Re: What is the Earth's circumference at different latitudes?
« Reply #5 on: May 01, 2013, 10:15:02 PM »
I'm also curious about the equator. 

The circumference is 40,074 km.

This means a radius of 6,377 km (N. pole to equator-FE) or (center of sphere to equator-RE)

That would work for either one, however, the measured surface distance from the N. pole to the equator is 10,001 km.  That would give us a circumference at the equator of 62,838 km.  ???

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Re: What is the Earth's circumference at different latitudes?
« Reply #6 on: May 01, 2013, 11:58:47 PM »
I'm also curious about the equator. 

The circumference is 40,074 km.

This means a radius of 6,377 km (N. pole to equator-FE) or (center of sphere to equator-RE)

That would work for either one, however, the measured surface distance from the N. pole to the equator is 10,001 km.  That would give us a circumference at the equator of 62,838 km.  ???

Something of a conundrum eh?! The measured distances match up beautifully with RET, but aren't even within a bull's roar of FET! Must be some magical distortion of distances or something going on there ;)
Quote from: jtelroy
...the FE'ers still found a way to deny it. Not with counter arguments. Not with proof of any kind. By simply denying it.

"Better to keep your mouth shut and be thought a fool, than to open it and remove all doubt."

Re: What is the Earth's circumference at different latitudes?
« Reply #7 on: May 02, 2013, 06:13:04 AM »
I suspect that this thread will go the way of the 1 referenced in the original post which is a shame as it's an interesting question.
I'd like to agree with you but then we'd both be wrong!

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Re: What is the Earth's circumference at different latitudes?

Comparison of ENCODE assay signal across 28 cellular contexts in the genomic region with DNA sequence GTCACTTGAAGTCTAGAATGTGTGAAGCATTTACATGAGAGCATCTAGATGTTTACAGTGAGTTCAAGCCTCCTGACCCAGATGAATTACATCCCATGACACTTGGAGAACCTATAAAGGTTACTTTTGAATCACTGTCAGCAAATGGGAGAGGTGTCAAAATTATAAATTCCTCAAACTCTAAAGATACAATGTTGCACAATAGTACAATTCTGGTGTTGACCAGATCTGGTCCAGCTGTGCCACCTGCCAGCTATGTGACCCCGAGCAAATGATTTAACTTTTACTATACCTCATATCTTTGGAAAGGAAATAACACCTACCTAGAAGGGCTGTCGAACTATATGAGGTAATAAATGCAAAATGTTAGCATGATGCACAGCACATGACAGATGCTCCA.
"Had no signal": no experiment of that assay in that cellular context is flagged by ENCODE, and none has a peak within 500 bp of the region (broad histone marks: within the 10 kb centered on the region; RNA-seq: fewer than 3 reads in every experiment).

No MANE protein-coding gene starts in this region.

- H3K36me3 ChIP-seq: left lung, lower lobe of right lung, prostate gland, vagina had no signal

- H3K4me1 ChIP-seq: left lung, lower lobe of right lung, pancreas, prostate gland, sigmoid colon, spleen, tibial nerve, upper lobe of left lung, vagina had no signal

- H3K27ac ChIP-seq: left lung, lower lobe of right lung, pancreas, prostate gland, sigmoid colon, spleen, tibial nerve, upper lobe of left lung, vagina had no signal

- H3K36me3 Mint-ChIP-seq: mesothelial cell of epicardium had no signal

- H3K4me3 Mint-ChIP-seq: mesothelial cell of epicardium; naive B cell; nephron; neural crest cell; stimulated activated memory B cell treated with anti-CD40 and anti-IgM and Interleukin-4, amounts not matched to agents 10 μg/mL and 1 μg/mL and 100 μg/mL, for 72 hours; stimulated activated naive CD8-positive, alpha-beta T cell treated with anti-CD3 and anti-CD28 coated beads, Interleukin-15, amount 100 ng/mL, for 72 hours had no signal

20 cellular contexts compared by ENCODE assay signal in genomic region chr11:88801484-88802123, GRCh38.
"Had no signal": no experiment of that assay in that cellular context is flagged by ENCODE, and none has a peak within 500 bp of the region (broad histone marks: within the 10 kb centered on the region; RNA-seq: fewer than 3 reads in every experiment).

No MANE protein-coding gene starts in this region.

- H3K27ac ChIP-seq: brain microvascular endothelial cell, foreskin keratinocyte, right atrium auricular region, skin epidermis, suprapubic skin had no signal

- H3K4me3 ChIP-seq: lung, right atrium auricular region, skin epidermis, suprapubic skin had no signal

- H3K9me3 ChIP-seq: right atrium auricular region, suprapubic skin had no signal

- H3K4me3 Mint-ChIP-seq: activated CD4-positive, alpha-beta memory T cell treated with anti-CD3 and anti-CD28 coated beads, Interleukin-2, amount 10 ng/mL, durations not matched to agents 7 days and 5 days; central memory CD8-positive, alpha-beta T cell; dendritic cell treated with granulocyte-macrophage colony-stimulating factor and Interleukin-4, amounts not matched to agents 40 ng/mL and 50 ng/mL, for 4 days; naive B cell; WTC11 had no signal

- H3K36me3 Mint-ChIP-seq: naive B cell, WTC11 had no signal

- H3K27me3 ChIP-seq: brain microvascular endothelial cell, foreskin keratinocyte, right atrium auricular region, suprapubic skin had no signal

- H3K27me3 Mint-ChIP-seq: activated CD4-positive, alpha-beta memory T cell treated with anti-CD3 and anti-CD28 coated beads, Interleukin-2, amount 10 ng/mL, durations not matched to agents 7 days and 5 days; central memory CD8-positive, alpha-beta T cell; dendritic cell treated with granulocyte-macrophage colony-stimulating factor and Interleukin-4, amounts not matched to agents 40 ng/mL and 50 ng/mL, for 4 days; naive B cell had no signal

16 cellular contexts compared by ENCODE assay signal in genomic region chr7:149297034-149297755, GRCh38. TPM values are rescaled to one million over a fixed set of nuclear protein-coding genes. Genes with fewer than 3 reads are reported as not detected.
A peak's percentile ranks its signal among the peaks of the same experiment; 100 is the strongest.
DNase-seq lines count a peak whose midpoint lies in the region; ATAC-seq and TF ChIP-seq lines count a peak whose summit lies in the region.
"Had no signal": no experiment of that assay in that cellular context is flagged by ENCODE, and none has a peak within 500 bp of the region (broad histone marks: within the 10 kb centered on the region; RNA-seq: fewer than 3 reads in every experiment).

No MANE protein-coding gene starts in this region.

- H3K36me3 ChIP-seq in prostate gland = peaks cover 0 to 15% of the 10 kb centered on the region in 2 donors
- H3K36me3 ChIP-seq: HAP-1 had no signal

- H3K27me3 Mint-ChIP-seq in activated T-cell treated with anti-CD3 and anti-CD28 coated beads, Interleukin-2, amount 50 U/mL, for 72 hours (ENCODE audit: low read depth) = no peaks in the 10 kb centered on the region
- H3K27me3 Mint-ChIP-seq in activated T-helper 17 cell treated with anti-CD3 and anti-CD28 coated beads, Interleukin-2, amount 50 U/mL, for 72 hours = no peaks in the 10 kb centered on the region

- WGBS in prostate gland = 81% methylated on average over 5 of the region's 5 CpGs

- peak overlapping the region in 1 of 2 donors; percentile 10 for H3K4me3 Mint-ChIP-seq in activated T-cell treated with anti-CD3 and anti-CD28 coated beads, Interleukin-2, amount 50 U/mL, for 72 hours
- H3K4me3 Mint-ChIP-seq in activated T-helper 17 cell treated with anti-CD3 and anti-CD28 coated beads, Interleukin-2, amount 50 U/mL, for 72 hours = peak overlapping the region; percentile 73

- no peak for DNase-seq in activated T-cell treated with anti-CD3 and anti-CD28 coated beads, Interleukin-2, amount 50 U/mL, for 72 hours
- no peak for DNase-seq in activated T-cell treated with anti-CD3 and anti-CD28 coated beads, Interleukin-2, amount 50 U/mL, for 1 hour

« Reply #8 on: May 02, 2013, 06:18:01 AM »
I doubt anyone has actually sailed a ship from the equator to the north pole in a perfectly straight line using precise measuring equipment the whole way to confirm the hypothetical calculation for a round Earth.

Re: What is the Earth's circumference at different latitudes?
« Reply #9 on: May 02, 2013, 06:59:50 AM »
I doubt anyone has actually sailed a ship from the equator to the north pole in a perfectly straight line using precise measuring equipment the whole way to confirm the hypothetical calculation for a round Earth.
Not sure what you're getting at here, are you saying that the distance from the north pole to the equator is unknown?
I'd like to agree with you but then we'd both be wrong!

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Re: What is the Earth's circumference at different latitudes?
« Reply #10 on: May 02, 2013, 07:14:43 AM »
I doubt anyone has actually sailed a ship from the equator to the north pole in a perfectly straight line using precise measuring equipment the whole way to confirm the hypothetical calculation for a round Earth.
Not sure what you're getting at here, are you saying that the distance from the north pole to the equator is unknown?

I am saying that it is a calculated distance, based on the assumption that the Earth is round, not a measured distance.

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Re: What is the Earth's circumference at different latitudes?
« Reply #11 on: May 02, 2013, 07:19:45 AM »
I doubt anyone has actually sailed a ship from the equator to the north pole in a perfectly straight line using precise measuring equipment the whole way to confirm the hypothetical calculation for a round Earth.
Not sure what you're getting at here, are you saying that the distance from the north pole to the equator is unknown?